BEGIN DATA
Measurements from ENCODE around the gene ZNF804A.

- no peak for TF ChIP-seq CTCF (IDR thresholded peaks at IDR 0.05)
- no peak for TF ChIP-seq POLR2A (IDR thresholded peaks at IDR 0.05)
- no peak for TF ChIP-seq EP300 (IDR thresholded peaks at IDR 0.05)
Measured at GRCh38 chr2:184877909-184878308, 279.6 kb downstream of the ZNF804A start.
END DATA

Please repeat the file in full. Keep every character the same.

Measurements from ENCODE around the gene ZNF804A.

- no peak for TF ChIP-seq CTCF (IDR thresholded peaks at IDR 0.05)
- no peak for TF ChIP-seq POLR2A (IDR thresholded peaks at IDR 0.05)
- no peak for TF ChIP-seq EP300 (IDR thresholded peaks at IDR 0.05)
Measured at GRCh38 chr2:184877909-184878308, 279.6 kb downstream of the ZNF804A start.